Propecia and the DEA

Propecia and the DEA
Propecia and the DEA
Suzanne B. Robotti
Suzanne B. Robotti Executive Director
Last updated:

Here are two stories I’ve set apart from the everyday news. Both of these stories reflect actual, deliberate wrongdoing. The companies in these stories knowingly caused harm to people at a point where they could have helped people. Who chooses wrong over right? 

Be well. 


The very first studies on Propecia (finasteride) the hair growing drug showed that 23 of more than 900 men experienced sexual dysfunction. Investigative reporting by Reuters has uncovered that those men were dropped from the study and it was known that the sexual dysfunction lasted even after the drug is stopped. Subsequent studies have shown that a majority of those men who experienced sexual dysfunction also ended up with depression and suicides have been reported.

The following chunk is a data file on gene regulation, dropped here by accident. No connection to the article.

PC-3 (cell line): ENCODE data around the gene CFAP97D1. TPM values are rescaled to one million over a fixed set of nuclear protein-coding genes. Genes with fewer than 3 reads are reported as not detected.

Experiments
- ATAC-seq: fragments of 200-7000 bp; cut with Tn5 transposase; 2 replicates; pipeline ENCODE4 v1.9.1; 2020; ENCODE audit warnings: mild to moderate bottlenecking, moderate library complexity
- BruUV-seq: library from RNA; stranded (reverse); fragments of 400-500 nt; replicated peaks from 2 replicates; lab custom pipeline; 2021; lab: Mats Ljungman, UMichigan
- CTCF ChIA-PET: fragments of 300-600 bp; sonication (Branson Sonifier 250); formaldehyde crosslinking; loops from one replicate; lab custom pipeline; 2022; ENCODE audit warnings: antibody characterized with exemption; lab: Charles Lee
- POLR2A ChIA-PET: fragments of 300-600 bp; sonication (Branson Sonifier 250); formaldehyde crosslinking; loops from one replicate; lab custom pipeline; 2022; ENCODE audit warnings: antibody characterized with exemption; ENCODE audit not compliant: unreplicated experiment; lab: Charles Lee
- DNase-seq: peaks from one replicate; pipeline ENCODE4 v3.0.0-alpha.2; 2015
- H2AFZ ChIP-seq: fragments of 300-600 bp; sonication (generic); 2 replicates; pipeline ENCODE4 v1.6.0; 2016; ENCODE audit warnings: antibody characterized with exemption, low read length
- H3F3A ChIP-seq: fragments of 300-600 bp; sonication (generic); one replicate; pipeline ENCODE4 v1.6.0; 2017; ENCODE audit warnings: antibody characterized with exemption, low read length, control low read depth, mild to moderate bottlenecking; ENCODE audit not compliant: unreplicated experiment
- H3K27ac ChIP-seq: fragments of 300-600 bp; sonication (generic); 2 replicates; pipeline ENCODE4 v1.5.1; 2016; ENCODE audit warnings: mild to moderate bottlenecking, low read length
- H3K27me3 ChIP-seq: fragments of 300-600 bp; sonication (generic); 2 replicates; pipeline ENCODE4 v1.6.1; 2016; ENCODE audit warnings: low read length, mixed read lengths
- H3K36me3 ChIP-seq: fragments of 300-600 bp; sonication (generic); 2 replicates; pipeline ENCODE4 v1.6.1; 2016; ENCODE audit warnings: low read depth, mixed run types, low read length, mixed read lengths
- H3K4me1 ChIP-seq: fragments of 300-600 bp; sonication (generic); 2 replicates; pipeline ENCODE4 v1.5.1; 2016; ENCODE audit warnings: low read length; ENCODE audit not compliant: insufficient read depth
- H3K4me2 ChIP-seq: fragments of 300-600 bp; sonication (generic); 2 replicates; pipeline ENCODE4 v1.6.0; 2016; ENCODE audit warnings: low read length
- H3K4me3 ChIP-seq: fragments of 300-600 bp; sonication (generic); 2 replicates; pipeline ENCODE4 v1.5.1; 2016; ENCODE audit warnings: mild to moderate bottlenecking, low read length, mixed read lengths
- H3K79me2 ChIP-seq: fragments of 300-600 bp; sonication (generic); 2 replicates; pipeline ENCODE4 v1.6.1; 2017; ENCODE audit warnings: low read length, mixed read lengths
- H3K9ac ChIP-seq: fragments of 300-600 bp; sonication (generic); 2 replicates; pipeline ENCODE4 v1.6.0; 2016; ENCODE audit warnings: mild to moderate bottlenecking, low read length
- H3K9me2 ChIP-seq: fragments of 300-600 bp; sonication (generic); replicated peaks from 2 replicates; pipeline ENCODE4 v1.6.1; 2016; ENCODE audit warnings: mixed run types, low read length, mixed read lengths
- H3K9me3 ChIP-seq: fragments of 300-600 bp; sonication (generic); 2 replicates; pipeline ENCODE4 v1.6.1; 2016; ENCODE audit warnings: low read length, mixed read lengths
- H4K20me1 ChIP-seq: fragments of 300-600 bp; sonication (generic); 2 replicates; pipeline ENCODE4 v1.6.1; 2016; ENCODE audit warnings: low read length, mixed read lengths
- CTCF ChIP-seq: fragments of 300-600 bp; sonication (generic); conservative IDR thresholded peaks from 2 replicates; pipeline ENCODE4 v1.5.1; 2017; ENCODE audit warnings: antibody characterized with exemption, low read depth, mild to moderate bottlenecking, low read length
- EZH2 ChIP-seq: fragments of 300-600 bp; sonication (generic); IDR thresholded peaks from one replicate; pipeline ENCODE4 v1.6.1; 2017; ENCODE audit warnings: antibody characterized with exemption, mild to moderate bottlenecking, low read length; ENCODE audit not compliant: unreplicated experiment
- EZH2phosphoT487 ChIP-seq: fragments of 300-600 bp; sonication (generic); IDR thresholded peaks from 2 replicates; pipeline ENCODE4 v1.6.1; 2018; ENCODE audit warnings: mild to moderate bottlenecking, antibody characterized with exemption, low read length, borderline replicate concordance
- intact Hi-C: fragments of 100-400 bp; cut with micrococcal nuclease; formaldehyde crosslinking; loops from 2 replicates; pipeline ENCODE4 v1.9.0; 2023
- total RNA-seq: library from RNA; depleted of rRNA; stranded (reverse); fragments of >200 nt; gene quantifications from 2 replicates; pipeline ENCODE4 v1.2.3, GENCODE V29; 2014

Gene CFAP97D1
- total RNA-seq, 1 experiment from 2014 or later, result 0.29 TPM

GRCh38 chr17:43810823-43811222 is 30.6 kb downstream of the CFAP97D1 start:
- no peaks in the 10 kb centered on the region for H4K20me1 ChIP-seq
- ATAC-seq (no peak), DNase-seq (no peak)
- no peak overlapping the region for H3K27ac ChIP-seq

The story shows how Merck has covered up this information and the courts have allowed the facts to be hidden after the lawsuits are closed. 


In 2006 the DEA focused on medical opioid distributors, the companies in between the manufacturers and the pharmacists. These companies are required by law to flag and investigate pharmacies that are ordering overly large amounts of opioids (or any drug) than the local area should need. 

This Washington Post article follows the coordinated, planned push back of the drug industry that started with attempting to discredit the DEA, continued into creating a “Crisis Playbook” for drug-related companies and culminated with the Marino Bill. 

The third version of the Marino Bill passed and it restricted the DEA from going after drug companies unless they could prove “imminent danger” which was defined in the bill as “a substantial likelihood of an immediate threat that death, serious bodily harm, or abuse of a controlled substance will occur.” The word “immediate” makes it nearly impossible to follow the drug distribution chain back to where the problems lie.